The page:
They've got muck; we've got rakes. TPM Muckraker

A major character in a legendary congressional corruption scandal has been hiding out by the docks in Baltimore under an assumed name and remained unseen for about eight years. Until now.

It is the ship once known as the "Duke-Stir," a 42.2 foot yacht that was home to ex-Rep. Randy "Duke" Cunningham, a California Republican who pleaded guilty in 2005 to taking part in a massive, multimillion dollar bribery scheme. During his days on the Duke-Stir, Cunningham reportedly was fond of entertaining female guests by the light of a lava lamp. Today, the boat is home to a bartender named Greg Banker and his girlfriend, Doreen Sweeten.

On Tuesday, Banker invited TPM to come on board for a tour of the boat and the things Cunningham left behind. Banker declined to discuss some of what he originally found on the boat to avoid "dishing dirt," but he said it would be safe to describe the ship as a former congressional "party palace."

"He was a partier," said Banker. "It was obviously a fun place for him to hang out."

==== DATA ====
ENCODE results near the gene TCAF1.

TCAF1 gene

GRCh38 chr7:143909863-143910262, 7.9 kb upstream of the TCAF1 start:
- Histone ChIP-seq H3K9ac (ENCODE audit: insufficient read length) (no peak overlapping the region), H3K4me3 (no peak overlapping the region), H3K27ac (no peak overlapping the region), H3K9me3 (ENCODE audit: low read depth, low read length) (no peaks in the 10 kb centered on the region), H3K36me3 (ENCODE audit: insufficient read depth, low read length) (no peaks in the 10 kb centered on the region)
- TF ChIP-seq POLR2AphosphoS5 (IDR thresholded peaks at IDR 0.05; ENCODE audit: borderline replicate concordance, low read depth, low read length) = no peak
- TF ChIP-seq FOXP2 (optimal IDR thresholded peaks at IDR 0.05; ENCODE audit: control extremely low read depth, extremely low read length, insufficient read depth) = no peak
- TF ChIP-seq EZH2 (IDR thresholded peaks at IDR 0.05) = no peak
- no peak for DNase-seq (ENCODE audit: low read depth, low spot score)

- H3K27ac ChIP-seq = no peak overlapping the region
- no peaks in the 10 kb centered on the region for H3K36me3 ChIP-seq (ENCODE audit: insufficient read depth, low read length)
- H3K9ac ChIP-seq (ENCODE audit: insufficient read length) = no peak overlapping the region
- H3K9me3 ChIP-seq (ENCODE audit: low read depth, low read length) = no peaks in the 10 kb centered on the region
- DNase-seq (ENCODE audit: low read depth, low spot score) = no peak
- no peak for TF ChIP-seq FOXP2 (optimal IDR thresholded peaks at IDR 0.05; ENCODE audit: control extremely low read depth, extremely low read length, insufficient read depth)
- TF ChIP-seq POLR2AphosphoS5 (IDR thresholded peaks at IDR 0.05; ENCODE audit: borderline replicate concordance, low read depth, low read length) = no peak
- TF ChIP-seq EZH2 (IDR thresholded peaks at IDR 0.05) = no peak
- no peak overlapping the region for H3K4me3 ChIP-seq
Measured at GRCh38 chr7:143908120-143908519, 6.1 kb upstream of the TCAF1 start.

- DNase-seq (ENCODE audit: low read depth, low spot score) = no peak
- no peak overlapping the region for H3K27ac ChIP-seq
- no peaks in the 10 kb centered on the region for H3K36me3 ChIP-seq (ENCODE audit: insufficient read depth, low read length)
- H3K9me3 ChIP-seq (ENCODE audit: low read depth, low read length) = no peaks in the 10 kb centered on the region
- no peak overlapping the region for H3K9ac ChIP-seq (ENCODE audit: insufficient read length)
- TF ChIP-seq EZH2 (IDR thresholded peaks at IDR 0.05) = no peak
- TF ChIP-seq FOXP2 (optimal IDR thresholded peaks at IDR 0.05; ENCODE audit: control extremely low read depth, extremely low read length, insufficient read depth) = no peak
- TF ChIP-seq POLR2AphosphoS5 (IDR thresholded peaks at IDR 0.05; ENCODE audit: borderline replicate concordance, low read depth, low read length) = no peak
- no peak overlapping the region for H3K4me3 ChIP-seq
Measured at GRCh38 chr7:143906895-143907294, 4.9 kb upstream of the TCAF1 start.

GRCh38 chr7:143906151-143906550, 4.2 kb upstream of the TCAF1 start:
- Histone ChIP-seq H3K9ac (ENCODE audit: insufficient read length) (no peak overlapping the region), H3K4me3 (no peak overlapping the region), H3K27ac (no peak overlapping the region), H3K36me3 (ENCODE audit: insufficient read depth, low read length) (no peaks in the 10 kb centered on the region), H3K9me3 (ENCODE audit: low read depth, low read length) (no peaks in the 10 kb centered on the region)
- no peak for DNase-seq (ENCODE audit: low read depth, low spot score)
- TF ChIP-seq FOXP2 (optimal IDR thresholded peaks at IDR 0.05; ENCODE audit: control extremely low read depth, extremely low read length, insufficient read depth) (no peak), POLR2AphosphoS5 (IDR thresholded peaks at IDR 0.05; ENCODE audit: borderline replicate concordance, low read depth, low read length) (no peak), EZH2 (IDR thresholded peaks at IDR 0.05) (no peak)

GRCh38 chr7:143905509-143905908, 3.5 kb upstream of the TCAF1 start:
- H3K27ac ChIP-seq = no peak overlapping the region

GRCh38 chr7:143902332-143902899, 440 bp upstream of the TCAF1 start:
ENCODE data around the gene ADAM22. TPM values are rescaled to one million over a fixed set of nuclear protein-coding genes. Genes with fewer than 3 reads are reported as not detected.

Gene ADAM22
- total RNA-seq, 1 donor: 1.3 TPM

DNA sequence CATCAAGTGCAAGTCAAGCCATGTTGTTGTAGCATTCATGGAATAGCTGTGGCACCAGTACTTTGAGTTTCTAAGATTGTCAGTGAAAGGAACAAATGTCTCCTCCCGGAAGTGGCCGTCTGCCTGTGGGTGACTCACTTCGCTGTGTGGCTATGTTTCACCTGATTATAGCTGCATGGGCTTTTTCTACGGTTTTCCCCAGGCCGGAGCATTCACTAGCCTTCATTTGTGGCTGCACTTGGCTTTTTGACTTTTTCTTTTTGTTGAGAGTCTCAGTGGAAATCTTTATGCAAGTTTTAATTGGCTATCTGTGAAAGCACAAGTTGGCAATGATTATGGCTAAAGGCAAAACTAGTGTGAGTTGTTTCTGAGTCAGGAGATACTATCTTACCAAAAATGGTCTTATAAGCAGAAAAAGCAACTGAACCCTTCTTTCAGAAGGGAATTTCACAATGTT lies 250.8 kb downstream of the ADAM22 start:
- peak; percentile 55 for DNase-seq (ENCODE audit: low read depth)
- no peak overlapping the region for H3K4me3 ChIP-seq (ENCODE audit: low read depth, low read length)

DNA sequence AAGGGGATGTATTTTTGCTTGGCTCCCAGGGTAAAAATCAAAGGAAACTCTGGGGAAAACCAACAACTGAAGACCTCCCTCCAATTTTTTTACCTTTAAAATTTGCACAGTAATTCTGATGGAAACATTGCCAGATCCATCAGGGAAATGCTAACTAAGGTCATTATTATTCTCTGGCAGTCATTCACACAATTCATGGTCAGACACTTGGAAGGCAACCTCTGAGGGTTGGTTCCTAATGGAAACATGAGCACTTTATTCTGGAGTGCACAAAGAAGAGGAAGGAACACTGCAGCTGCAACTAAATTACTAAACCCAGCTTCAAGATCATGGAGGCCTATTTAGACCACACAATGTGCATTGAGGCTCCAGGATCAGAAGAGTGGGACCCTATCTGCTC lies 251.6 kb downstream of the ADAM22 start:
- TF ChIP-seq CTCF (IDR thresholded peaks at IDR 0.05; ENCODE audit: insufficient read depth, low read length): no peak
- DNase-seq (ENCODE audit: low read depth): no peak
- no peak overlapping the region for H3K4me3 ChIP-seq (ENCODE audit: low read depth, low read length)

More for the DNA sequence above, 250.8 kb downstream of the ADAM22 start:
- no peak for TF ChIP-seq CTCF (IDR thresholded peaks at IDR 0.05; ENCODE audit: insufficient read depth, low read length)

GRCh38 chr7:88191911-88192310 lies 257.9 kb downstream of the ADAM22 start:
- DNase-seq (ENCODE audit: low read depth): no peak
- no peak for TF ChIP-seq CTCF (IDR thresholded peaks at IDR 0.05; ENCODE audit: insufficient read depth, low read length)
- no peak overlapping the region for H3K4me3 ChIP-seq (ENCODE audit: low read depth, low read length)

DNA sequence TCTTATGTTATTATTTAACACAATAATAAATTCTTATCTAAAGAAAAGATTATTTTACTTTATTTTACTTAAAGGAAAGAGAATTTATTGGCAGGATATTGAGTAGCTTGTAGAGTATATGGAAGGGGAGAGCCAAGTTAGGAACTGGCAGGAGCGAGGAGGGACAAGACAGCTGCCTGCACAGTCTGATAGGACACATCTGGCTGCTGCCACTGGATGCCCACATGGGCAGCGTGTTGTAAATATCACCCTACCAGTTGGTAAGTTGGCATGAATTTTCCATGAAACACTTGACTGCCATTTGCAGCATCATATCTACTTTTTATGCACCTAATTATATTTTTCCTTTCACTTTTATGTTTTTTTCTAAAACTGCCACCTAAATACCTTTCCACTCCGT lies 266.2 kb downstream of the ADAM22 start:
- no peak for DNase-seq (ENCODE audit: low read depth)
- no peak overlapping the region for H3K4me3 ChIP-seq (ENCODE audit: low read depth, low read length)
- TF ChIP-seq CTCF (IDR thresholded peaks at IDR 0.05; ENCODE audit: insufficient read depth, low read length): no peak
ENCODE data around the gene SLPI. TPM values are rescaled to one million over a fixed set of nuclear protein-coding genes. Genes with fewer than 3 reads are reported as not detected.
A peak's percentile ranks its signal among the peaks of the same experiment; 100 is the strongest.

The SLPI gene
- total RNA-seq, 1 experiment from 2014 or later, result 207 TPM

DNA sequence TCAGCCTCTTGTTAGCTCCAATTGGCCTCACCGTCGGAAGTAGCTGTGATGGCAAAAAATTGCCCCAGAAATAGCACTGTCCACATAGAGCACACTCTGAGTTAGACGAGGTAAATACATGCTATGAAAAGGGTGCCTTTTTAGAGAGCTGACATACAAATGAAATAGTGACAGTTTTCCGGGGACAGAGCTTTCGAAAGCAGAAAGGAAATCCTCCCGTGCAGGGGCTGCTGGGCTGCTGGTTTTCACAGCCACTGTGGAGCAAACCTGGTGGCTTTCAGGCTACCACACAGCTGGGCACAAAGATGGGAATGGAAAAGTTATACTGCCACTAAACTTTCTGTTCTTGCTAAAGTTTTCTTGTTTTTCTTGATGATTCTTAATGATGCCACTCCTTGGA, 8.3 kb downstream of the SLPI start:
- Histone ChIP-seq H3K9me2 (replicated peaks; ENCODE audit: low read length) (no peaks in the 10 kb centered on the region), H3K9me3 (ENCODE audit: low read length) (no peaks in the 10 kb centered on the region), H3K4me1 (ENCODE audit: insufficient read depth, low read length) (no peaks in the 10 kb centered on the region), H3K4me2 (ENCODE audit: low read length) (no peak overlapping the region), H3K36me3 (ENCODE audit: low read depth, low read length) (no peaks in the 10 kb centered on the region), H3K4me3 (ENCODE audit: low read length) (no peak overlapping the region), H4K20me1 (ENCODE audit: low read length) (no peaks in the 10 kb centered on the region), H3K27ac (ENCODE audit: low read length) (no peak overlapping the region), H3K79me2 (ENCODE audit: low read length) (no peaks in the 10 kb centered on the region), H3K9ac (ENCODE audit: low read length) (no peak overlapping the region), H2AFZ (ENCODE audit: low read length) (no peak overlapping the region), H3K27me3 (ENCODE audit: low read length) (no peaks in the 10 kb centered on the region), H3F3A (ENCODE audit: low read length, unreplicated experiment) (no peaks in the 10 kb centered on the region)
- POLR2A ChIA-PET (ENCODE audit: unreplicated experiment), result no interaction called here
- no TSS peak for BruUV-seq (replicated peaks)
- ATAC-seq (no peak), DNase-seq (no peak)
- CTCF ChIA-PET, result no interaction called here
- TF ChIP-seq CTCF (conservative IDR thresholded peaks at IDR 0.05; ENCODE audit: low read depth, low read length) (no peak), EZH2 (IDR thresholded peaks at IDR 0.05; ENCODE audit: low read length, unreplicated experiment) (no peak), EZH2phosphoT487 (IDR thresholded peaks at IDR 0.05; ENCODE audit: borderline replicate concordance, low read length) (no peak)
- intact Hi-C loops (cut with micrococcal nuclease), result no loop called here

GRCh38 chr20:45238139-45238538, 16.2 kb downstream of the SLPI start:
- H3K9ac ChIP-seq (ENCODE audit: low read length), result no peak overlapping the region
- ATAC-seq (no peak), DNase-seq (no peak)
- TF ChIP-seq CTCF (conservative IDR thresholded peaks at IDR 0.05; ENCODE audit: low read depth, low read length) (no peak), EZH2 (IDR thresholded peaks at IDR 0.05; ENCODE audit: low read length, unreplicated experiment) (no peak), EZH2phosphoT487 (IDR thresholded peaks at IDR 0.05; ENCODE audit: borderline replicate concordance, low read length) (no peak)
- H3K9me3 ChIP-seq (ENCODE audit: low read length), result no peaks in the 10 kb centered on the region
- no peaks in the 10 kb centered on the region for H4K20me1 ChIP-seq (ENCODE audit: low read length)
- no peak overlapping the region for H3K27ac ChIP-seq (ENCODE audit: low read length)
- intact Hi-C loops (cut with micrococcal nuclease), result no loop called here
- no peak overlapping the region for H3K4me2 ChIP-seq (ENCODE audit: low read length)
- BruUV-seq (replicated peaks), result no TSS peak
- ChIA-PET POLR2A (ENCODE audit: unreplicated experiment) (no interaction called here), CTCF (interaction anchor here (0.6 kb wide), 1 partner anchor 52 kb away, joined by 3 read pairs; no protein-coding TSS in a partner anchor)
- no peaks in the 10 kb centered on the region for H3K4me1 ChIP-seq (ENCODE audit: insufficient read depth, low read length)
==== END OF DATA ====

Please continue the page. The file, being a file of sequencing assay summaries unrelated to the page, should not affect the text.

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Update: December 5, 2013, 5:54 PM

Eleven thousand men fought at the Battle of Olustee, the largest Civil War battle in Florida, which took place on Feb. 20, 1864. The fighting took place on the floor of a virgin pine forest and lasted until dark, when the Union forces retreated. There were 1,861 Union casualties, and 946 Confederate casualties, making the battle, proportionally, one of the bloodiest of the war.

This week, almost 150 years later, in a public school auditorium in Lake City, Fla., the Battle of Olustee once again pitted Confederates against Yankees. This time, there were no casualties. But at stake was the fate of a monument to the Union soldiers who fought in the battle, proposed by the Florida "department" of the Sons of Union Veterans of the Civil War.

"We really don't want controversy," Charles "Buck" Custer, treasurer of the Union group, told TPM in an interview this week. "We're down here in Dixie, and we certainly don't want to make enemies of our neighbors and people that we live with. But on the other hand, I think there should be justice, if you will, and I think that those 2,000 Union soldiers that died up there are at least entitled to have people know that they were there and existed."

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